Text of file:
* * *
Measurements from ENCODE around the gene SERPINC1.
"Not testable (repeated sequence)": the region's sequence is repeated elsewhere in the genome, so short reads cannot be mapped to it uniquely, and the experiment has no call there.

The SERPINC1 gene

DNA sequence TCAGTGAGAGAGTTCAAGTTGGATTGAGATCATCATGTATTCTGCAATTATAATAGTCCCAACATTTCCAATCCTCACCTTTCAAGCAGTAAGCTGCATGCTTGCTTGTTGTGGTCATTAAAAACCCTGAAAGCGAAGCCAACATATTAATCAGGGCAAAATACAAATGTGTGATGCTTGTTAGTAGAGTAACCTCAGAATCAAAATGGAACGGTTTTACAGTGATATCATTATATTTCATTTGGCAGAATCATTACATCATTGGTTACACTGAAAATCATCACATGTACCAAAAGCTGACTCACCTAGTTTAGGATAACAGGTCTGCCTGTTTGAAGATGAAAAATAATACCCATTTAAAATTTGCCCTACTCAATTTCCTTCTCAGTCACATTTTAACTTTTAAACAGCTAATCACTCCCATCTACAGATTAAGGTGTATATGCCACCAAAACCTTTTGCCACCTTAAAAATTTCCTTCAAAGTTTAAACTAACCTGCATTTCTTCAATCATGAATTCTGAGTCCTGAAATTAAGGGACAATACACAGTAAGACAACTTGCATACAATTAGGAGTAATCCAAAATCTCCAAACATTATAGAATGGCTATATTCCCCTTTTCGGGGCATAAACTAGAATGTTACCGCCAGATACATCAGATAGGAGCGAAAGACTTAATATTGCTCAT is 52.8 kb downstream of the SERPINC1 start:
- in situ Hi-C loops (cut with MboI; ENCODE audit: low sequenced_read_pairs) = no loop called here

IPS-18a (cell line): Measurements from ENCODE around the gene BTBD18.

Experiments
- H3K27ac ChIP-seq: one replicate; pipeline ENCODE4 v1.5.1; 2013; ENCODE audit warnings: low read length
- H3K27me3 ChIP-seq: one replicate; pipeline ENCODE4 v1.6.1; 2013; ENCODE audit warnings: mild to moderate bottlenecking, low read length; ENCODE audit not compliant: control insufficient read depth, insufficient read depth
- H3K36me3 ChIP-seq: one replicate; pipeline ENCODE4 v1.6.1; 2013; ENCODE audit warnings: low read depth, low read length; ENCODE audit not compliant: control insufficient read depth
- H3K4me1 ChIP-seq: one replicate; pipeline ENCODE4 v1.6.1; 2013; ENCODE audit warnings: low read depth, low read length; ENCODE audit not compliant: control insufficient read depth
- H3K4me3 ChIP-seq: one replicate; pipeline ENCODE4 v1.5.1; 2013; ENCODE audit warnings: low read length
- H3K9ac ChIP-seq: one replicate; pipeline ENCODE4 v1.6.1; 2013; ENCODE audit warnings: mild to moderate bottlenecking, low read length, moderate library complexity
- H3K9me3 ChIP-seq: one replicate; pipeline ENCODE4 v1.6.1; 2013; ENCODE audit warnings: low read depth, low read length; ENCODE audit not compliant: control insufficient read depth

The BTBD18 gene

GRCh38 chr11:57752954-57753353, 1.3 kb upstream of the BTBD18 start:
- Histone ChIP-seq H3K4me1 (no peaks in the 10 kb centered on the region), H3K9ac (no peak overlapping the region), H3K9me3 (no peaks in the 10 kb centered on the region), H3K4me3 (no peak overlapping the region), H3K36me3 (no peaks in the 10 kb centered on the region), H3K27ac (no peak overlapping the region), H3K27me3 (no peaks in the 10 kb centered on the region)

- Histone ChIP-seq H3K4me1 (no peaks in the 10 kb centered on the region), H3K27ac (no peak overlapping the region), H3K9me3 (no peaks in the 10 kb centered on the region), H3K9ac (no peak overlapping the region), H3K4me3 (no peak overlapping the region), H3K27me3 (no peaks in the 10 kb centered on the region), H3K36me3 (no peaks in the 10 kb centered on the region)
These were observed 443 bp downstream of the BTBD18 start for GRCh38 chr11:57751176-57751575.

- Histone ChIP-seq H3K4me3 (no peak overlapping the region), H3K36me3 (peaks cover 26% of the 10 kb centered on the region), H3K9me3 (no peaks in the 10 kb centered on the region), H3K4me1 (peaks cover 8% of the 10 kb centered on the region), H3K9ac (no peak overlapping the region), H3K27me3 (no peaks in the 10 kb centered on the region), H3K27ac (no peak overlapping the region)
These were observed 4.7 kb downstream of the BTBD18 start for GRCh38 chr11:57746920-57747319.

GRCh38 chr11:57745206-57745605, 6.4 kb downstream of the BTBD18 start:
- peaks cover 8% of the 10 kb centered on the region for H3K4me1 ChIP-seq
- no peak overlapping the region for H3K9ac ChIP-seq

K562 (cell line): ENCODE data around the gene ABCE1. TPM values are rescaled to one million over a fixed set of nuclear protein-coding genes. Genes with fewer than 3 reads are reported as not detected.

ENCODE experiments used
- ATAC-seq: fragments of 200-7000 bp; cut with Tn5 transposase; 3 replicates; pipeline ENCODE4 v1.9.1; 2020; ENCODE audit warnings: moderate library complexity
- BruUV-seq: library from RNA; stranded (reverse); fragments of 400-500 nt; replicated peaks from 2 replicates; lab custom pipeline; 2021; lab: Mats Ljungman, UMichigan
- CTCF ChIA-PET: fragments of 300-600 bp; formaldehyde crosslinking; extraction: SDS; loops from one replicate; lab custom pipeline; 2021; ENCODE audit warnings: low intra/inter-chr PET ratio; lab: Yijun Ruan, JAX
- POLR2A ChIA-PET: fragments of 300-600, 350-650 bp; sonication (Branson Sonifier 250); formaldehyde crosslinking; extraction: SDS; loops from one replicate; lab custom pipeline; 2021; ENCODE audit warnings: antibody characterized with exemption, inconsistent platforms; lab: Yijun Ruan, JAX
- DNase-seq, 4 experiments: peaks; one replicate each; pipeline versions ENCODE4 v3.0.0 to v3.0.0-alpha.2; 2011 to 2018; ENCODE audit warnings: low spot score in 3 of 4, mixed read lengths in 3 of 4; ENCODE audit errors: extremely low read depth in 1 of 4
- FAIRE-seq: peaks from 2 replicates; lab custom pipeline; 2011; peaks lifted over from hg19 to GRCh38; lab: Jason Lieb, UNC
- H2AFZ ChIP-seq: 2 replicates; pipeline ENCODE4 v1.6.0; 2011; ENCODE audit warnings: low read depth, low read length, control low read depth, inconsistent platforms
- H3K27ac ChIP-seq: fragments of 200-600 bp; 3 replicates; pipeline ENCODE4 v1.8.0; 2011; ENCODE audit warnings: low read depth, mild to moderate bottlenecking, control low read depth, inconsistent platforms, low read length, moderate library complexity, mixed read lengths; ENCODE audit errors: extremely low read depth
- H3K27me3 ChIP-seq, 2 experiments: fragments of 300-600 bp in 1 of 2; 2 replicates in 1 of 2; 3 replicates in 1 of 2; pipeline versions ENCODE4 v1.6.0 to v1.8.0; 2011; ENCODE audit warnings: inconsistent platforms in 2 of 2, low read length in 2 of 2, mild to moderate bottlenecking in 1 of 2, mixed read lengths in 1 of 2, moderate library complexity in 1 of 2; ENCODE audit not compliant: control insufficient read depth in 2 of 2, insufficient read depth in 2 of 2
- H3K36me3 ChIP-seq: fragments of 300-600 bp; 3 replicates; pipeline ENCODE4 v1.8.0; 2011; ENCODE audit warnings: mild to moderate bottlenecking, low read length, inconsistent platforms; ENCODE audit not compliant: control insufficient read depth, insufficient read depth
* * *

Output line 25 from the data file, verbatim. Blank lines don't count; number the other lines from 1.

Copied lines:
K562 (cell line): ENCODE data around the gene ABCE1. TPM values are rescaled to one million over a fixed set of nuclear protein-coding genes. Genes with fewer than 3 reads are reported as not detected.